Well, copy the URL of the page with the table that you want to take to Excel, then go to the application and, once in the destination spreadsheet, select “Data” in the upper menu, and then click on “From the web”, so that a new dialog identified as “From web” opens.
In the box in the central part of it, paste the URL of the data source page and then click on the “Accept” button. Next, if this is the first time you’re getting data from that source, the wizard will ask you what kind of access you want to use. Since we are talking about a public website, you can leave it in the default mode, anonymous, and continue. Then Excel will start to analyze the web page you have chosen and, at the end, it will show you a window like this:
As you can see, all the tables found on that page are shown on the left and, if you select any of them, a preview of it will be shown on the right:
As you can see, a selector is shown on the list of web tables in which you can indicate if you want to import more than one table. If so, mark it and, in this way, you can choose all the ones you want.
If you want to make changes to the way the data is imported, clicking on the “Transform data” button will open an editor where you can define these changes. But if you don’t want to apply changes, if you want to bring them from the web to Excel as they are, just click on the “Load” button and voila! You will already have the imported data in your Excel sheet, along with a set of tools that will offer you multiple functions related to said import:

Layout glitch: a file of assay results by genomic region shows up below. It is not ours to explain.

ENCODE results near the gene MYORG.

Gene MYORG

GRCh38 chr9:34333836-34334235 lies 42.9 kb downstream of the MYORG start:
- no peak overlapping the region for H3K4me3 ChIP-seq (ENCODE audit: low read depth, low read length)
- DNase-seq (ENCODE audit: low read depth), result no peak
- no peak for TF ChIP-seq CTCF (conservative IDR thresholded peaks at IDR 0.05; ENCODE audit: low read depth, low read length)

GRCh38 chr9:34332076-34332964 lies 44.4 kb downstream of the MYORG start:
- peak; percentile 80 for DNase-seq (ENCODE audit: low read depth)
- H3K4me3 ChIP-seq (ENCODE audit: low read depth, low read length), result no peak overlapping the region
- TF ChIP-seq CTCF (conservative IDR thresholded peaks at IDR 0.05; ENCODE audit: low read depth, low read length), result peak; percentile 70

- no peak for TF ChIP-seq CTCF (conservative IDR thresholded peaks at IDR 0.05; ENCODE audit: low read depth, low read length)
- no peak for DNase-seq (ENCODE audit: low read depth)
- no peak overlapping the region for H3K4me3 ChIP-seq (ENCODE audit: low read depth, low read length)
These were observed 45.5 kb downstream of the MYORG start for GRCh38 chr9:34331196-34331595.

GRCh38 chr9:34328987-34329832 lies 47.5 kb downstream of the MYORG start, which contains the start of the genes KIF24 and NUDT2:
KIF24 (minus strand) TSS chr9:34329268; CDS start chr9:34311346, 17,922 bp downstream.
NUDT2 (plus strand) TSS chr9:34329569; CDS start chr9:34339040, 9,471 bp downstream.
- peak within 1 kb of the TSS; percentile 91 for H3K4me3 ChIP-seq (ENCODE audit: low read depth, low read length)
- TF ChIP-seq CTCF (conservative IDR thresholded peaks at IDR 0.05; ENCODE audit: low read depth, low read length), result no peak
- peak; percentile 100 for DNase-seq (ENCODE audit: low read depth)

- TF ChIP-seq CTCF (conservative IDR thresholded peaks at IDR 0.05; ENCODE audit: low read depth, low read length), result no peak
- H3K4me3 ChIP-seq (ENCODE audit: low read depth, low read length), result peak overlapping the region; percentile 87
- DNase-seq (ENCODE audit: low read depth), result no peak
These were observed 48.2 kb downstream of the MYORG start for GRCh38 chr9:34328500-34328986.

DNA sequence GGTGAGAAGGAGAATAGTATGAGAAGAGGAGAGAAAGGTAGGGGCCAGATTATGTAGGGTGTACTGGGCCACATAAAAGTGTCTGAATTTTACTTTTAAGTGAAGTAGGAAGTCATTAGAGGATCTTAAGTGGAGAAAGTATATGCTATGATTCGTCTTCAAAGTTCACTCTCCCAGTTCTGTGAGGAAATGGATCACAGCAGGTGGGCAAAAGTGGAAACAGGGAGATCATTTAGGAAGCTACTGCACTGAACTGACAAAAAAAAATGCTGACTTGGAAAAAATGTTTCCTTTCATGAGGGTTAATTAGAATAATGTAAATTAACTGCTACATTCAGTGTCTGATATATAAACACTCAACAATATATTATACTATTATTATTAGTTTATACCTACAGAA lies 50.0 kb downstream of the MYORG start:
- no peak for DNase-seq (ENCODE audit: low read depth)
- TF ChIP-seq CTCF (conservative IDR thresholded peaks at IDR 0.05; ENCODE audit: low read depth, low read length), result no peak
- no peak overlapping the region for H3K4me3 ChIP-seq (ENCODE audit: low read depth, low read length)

Fix columns or rows
Excel allows you to work with large, very large, monstrously large, and inhumanly large tables. And as a general rule, any table worth its salt has headers in the top row and entries that are defined in the first column and are developed in the following ones. The problem is that, as a general rule, the view of Excel does not contemplate that the first row and the first column must always remain visible. And this, in many cases, means that we are constantly scrolling to the left and top of tables to confirm that we are editing the correct cell. Wrong.
Let’s say you are working on a table like this (don’t worry, the data shown in it is not real, it has been randomly generated in GenerateData):
As soon as you start to scroll down to the lower records, the headers indicating what type of data is displayed in each column will no longer be visible. And if you scroll to the right, you will see more data for each record, but you will lose sight of the name that allows you to identify which person each data corresponds to:
To end this problem, you will only have to go, in the upper menu, to the “Data” section and, when its options are displayed, click on “Freeze”, so that the menu is displayed